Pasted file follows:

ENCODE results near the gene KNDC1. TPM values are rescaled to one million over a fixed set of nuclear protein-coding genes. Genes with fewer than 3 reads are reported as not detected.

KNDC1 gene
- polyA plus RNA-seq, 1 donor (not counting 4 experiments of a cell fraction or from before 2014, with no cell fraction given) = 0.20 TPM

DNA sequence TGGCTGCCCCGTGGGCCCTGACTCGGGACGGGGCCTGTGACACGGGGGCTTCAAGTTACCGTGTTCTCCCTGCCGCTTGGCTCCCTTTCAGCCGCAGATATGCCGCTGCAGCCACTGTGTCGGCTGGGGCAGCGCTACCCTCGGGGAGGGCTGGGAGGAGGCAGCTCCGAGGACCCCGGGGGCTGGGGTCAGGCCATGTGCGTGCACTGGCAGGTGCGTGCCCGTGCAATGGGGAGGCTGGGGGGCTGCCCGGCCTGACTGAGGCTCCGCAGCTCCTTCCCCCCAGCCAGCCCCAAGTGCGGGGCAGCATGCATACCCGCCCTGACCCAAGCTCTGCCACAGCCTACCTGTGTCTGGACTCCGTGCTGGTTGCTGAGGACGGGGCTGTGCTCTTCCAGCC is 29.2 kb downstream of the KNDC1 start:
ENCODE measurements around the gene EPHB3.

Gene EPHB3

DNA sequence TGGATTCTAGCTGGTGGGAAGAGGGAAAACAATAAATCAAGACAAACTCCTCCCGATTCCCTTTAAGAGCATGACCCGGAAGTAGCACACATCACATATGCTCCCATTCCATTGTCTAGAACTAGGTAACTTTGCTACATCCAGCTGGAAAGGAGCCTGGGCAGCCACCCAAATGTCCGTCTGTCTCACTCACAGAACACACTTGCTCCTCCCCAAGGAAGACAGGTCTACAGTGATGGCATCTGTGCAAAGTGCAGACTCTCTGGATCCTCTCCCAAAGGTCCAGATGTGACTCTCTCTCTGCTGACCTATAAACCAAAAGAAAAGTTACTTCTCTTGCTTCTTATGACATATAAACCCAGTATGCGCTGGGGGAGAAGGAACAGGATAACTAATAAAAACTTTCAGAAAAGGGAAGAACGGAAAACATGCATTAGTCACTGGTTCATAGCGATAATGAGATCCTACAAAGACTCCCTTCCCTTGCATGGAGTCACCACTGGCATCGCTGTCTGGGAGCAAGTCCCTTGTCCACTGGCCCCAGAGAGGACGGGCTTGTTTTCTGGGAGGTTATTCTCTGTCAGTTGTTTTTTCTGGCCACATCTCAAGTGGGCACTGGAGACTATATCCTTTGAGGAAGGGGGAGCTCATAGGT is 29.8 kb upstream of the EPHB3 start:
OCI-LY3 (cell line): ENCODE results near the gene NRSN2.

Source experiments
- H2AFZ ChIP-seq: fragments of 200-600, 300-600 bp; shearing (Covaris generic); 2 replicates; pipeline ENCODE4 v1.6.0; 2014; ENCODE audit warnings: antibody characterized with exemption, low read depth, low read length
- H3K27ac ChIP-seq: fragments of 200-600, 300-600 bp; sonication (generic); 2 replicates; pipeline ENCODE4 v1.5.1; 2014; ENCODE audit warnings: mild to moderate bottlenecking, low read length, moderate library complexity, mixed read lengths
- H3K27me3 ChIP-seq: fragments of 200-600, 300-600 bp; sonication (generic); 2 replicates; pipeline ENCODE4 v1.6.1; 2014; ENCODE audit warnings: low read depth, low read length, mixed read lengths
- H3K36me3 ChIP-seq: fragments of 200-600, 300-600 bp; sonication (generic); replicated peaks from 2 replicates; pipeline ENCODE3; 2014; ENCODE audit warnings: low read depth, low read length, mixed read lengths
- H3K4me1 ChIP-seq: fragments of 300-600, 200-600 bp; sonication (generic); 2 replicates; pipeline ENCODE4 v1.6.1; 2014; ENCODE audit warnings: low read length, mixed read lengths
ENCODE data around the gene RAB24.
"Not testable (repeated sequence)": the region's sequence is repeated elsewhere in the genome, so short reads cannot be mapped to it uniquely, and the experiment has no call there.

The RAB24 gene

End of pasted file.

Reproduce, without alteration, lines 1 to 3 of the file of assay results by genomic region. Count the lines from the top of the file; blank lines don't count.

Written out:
ENCODE results near the gene KNDC1. TPM values are rescaled to one million over a fixed set of nuclear protein-coding genes. Genes with fewer than 3 reads are reported as not detected.

KNDC1 gene
- polyA plus RNA-seq, 1 donor (not counting 4 experiments of a cell fraction or from before 2014, with no cell fraction given) = 0.20 TPM